Being in a different country for the first time ever is a strange and nerve-wracking experience, but it is a huge blessing to be here working on the Pnong Project. I am surrounded by rice paddies, palm trees and delicious tropical fruit I have never seen before! I love the fruit, but local people love their meat, including crabs, shellfish, spiders and cockroaches!
The Pnong people are mostly poor subsistence farmers, so when they catch a jungle pig, they invite their whole family over for a big feast. Imagine my surprise when, shortly after my arrival, I was sitting in a local home, shyly trying to communicate without much language skill, and one of the ladies dragged a pig into the house and started slicing it into pieces. Not wanting to offend my hosts, I stayed through the whole butchering procedure.
The Pnong are mostly animists. They are very scared of evil spirits entering their homes. Some were quite skeptical about welcoming a girl from Africa into their community. In this community, many people build little shrines outside their homes where they burn incense and present food and water to the spirits. They make sure the spirits are well supplied, even if they don’t have sufficient food for themselves.
This makes me think about my own walk with the One True God. Do I give all to Him? How much do I trust Him to provide for my daily needs?
My new friends know I am from South Africa, and ask me many questions. “If you are from Africa, why are you not black?” “What is it like to live around lions?” “How far away is South Africa?” God is helping me make friends, but coming to Cambodia alone has been very hard. It’s difficult to be an outsider and understand nothing—to feel so foreign. I spend my free time learning Khmer and Pnong. Everything is so strange. In my tiny home I have a dog named Chester. He is very protective. It’s a small thing, but I believe God gave us animals for joy and companionship.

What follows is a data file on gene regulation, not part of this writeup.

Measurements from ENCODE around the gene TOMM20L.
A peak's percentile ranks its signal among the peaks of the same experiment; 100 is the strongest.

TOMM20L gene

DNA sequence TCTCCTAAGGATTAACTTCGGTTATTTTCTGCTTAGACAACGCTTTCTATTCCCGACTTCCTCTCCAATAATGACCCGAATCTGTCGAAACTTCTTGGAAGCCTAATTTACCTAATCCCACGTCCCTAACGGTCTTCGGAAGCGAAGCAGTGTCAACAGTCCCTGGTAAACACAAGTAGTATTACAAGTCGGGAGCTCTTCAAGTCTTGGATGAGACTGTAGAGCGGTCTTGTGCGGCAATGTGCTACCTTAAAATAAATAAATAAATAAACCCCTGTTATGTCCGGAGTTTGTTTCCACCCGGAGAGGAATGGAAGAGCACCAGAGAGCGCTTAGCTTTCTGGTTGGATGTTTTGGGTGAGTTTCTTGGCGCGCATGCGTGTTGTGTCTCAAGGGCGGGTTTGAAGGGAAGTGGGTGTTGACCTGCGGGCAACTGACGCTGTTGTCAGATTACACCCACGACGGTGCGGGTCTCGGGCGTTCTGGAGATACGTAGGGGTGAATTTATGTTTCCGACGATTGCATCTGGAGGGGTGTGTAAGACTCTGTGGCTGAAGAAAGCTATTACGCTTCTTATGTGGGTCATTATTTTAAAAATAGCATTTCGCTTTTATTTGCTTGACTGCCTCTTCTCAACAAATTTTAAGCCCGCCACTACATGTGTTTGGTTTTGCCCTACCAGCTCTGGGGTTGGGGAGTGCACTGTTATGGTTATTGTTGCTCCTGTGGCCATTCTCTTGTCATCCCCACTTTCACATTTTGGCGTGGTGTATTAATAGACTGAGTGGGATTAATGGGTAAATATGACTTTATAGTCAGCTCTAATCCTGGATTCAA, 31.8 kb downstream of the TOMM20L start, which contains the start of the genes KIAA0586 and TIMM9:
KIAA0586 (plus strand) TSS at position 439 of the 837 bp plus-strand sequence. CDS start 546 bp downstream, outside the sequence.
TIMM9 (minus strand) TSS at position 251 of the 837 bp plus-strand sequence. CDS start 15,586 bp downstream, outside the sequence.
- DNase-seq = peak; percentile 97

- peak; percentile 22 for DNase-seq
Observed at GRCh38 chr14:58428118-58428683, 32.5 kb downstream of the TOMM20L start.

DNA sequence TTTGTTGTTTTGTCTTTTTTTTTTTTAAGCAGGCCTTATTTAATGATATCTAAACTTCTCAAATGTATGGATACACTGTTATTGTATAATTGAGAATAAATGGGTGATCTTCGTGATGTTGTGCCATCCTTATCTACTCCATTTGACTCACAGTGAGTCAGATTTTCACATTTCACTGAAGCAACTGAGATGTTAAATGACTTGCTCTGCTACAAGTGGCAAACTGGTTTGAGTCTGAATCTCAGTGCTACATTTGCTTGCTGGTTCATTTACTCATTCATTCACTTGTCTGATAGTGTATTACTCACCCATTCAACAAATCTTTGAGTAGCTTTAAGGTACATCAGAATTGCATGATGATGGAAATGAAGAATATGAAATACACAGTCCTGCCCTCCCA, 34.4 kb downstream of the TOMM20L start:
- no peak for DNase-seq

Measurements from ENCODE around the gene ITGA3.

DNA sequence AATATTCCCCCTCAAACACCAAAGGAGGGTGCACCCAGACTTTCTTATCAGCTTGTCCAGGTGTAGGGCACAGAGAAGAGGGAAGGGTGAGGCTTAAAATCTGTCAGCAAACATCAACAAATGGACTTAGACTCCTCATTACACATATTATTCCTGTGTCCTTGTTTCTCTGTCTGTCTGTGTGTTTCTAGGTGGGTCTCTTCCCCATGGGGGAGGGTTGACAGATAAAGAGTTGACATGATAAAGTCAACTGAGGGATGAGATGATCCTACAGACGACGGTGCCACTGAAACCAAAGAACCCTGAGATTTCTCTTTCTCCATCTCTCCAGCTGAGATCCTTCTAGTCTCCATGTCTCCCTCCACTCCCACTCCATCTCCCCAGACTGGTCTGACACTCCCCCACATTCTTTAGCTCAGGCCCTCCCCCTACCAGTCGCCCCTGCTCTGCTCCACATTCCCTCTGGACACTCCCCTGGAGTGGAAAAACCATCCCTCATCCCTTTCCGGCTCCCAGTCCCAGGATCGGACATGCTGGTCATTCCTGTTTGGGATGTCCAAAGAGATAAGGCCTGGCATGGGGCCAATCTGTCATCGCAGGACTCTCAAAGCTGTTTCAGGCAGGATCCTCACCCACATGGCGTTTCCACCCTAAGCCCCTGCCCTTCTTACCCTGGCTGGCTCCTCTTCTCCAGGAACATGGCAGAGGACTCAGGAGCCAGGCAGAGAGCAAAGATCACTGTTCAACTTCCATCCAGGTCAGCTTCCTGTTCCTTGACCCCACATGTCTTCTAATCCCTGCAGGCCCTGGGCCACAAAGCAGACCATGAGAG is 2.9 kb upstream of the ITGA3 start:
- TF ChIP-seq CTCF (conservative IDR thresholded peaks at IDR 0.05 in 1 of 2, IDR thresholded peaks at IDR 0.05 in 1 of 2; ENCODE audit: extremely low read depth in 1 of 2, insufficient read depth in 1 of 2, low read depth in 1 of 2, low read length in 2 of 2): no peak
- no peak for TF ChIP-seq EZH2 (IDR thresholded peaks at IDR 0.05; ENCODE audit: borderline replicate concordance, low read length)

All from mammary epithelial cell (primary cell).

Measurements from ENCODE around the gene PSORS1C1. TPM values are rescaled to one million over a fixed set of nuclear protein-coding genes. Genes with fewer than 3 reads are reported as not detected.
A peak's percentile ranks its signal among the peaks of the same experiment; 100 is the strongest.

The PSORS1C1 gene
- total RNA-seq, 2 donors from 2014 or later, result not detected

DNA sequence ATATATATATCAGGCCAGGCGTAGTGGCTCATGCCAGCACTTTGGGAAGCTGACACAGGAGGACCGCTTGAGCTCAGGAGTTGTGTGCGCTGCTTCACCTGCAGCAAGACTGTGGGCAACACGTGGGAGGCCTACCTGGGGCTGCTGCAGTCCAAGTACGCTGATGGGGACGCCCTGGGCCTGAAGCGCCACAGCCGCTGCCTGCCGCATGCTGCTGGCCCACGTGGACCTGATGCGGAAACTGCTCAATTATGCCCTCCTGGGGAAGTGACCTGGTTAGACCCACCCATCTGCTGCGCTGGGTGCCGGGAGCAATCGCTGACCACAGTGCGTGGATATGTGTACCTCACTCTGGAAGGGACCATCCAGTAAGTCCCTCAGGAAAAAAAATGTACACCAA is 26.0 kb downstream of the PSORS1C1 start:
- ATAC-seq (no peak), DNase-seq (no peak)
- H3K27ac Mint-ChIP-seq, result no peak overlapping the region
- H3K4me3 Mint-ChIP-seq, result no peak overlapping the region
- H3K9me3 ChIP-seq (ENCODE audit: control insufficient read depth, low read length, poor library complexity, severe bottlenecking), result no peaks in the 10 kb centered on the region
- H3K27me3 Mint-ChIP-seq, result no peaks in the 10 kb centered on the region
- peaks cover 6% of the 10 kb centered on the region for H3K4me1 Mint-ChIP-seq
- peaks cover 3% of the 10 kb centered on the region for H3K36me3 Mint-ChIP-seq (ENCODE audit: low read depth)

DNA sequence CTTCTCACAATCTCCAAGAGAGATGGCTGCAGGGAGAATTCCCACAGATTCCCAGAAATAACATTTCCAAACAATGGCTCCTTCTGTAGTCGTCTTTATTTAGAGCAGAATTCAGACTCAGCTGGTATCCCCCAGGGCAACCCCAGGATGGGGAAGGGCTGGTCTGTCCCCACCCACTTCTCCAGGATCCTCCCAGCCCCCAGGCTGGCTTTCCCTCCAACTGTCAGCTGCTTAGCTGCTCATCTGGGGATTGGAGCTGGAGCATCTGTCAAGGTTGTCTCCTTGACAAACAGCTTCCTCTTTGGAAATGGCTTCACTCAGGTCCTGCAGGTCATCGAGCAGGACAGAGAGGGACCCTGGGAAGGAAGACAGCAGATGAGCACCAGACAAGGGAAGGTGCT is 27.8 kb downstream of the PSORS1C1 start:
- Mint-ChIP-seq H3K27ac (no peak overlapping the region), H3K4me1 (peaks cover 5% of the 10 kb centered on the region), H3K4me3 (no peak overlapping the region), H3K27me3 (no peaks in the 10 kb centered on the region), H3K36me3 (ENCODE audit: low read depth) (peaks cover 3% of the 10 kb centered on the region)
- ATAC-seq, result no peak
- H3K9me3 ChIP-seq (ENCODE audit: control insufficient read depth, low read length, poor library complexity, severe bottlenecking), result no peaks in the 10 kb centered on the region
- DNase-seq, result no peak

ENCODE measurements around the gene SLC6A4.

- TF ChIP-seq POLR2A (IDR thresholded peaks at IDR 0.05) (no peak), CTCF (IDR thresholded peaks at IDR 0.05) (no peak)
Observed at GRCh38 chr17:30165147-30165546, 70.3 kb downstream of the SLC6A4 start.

Soon after my arrival, I was sitting with some Pnong friends, helping them peel and cut bamboo to sell in the market. As we taught each other new words, laughing together as we stumbled over them, I felt a deep sense of inner peace. This is where God wants me to be, and He continues to satisfy me each day.
Janti and her family, with whom I work and live, are currently receiving Bible studies. Their understanding is very basic, but their faith is steadily growing. My Pnong language skills are coming along, and I can put together basic sentences, but not enough to give a Bible study. The Greenfields, the AFM missionaries I work with, speak Pnong well, and they lead the Bible studies. Since I can’t speak the Gospel, I just do my best to live it. My host family goes to bed around 8 p.m. when the electricity turns off, and I have been encouraging them to have an evening devotional time—read a Bible story, sing a song and then pray before going to sleep. I can’t preach, but I can be a living Christian witness.
We are opening our new Adventist mission school in a few weeks, and we are currently receiving teacher training and prepping the school. This school isn’t just about childrens’ education. We also will focus on sharing Jesus Christ in all His beauty and loveliness with children who come from animist homes.
I really miss home and all my friends and just being able to talk in Afrikaans. But I know my will is not important. God brought me here for a purpose!
Please pray for me and the Greenfields as we share the Gospel with the Pnong people. Thank you everyone who made it possible for me to be here. You are all with me on this journey. May God bless you as you continue working for Him wherever you are. And if you are reading this article and want to experience the joys and tears of mission service yourself, please contact AFM and prayerfully discuss where God is opening a door for you to serve.